Ookami-san and Her Seven Companions
A client comes to the Otogi Bank looking for help in dealing with a violent ex boyfriend, but the scenario turns out to be a ruse intended to lure Ookami-san out. She's kidnapped by a violent gang and nearly made a victim, until Ryoushi and his two hunting dogs discover her whereabouts and pound the living daylights out of their enemies. Ryoushi knows that Ookami-san is hiding her true nature by pretending to be strong.
I'm... really not feeling it with this show. I think the key to my discontent is Ookami herself. Her default attitude is simply too skewed towards "clich� tsundere" for me to really care about whatever issues she's harboring behind her "wolf's clothing." Additionally, Ryoushi's claim that he's going to be the one to hunt Ookami-san is just plain creepy to me. The animation is certainly nice, but none of the characters are very interesting and that really kills things.
The Student Council continues to address the needs of the school while simultaneously turning each activity into a grand opportunity to convey sexual innuendo. Tsuda meets Yokoshima-Sensei, the absentee advisor for the Student Council who returns en force once she realizes that her group now contains a young man amongst its ranks. The group helps a student establish a martial-arts club (while also imposing a hefty rule to obey) and cleans out a storage room in preparation for a school festival.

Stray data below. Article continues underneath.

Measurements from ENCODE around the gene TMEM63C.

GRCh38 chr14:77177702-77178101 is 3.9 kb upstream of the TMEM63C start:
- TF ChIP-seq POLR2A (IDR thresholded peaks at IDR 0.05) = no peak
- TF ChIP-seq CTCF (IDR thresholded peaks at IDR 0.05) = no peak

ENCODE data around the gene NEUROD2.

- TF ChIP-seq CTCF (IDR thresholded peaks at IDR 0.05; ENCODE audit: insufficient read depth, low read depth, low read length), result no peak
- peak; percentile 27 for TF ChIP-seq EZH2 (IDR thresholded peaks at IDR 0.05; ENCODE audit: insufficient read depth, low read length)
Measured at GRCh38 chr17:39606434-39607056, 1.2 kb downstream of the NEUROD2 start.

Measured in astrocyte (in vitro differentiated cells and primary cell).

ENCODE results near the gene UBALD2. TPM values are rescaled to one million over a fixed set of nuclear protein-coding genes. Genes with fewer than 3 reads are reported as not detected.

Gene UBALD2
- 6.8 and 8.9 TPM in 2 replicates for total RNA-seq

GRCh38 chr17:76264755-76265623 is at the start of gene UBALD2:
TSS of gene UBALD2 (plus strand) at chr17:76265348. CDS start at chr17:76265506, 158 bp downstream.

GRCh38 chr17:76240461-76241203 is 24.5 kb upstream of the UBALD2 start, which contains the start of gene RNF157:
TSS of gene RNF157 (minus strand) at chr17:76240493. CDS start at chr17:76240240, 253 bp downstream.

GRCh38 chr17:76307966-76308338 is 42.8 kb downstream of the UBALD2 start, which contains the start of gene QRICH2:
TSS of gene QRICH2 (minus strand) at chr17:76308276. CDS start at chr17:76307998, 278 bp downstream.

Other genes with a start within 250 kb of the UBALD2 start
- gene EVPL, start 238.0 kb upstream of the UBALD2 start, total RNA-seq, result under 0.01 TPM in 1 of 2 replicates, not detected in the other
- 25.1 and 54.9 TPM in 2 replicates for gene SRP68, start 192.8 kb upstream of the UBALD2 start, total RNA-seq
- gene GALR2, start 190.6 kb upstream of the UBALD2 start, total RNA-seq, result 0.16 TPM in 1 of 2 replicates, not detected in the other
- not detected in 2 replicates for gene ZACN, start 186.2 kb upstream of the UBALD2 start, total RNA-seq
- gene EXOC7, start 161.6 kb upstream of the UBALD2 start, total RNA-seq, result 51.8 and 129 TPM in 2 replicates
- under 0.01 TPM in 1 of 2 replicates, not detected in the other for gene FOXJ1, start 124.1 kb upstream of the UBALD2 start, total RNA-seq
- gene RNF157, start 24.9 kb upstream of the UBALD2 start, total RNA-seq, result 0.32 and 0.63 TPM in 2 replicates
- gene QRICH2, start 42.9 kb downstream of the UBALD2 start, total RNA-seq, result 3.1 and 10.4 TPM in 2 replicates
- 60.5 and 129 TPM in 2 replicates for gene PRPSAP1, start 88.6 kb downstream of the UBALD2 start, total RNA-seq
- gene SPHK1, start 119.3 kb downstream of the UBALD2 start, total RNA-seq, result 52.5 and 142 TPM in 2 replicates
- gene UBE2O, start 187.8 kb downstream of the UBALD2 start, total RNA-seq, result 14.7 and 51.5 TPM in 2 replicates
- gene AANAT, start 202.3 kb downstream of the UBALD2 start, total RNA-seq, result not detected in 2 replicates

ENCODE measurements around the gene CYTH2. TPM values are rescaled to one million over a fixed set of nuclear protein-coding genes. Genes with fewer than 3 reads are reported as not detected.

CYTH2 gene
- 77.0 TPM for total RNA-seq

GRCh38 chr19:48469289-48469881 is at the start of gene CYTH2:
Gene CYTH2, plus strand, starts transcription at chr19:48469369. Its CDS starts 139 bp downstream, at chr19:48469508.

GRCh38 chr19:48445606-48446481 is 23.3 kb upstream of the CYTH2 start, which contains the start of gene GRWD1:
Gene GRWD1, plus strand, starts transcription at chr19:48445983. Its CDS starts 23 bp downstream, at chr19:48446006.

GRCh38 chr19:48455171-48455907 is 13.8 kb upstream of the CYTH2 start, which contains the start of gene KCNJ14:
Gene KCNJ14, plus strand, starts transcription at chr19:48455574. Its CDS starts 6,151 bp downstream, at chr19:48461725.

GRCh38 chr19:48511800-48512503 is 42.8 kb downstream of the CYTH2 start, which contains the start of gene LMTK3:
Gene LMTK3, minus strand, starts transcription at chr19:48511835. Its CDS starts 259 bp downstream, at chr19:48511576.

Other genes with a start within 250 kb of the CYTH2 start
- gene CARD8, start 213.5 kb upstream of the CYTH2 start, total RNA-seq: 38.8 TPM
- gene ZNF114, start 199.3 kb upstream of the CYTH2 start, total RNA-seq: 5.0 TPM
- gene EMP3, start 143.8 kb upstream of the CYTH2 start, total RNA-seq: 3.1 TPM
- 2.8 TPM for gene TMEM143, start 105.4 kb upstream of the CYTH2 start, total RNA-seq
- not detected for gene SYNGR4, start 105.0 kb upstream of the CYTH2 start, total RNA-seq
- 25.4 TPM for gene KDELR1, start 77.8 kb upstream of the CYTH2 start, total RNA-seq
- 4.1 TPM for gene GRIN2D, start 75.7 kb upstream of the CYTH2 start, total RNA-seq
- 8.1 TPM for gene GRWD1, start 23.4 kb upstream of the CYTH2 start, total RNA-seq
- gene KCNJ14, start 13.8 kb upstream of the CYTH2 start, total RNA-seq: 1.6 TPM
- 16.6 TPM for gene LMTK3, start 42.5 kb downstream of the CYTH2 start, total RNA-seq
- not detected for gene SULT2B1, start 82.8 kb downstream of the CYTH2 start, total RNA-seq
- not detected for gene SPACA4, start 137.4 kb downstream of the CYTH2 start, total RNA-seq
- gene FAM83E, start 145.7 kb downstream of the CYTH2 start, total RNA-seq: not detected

Once again, I really am a person who appreciates perverse, raunchy humor, but there's something in the way that the characters spit out sexual punch lines that doesn't feel quite natural. It's one thing to have characters reacting with embarrassment at the very mention of anything sexual (shame-as-humor is a real pet peeve of mine) but it's quite another to have no reaction at all - part of the thrill of perversity is that people are all uptight about that subject matter and tend to react dramatically to it. Here, Tsuda just tends to roll his eyes, leaving the humor to fall a bit flat.
Strike Witches 2
Sakamoto and Miyafuji continue en route to intercept the Neuroi ship over the Adriatic Sea. Sakamoto decides not to employ her striker unit, and uses her newly-forged Reppumaru sword to dispatch the enemy. When it regenerates, the members of the 501st band together once again to destroy it for good.
I was just about ready to compliment the second season on being marginally more classy than what I saw of the first, but the battle that takes place during the second half managed to destroy that perception by featuring exactly the same sort of opportunistic camera angles that made season 1 so iconically gross. Just ignoring the logic of the clothing the witches wear for a minute, it stands to reason that a hectic battle scene would feature some unflattering imagery at times, but the camera work is obviously purposeful here. It's too bad, since the alternate history premise is actually sort of interesting and the battle choreography and animation is otherwise quite exciting.